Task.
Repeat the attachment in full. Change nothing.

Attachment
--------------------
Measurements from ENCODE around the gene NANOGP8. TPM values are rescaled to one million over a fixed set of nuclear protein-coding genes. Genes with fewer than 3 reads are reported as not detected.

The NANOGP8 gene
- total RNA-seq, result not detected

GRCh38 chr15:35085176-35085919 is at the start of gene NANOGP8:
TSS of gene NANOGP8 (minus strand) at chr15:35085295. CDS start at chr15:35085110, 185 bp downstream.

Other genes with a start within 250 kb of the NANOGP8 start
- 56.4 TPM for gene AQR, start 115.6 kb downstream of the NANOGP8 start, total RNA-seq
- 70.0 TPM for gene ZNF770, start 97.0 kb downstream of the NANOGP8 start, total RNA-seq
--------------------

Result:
Measurements from ENCODE around the gene NANOGP8. TPM values are rescaled to one million over a fixed set of nuclear protein-coding genes. Genes with fewer than 3 reads are reported as not detected.

The NANOGP8 gene
- total RNA-seq, result not detected

GRCh38 chr15:35085176-35085919 is at the start of gene NANOGP8:
TSS of gene NANOGP8 (minus strand) at chr15:35085295. CDS start at chr15:35085110, 185 bp downstream.

Other genes with a start within 250 kb of the NANOGP8 start
- 56.4 TPM for gene AQR, start 115.6 kb downstream of the NANOGP8 start, total RNA-seq
- 70.0 TPM for gene ZNF770, start 97.0 kb downstream of the NANOGP8 start, total RNA-seq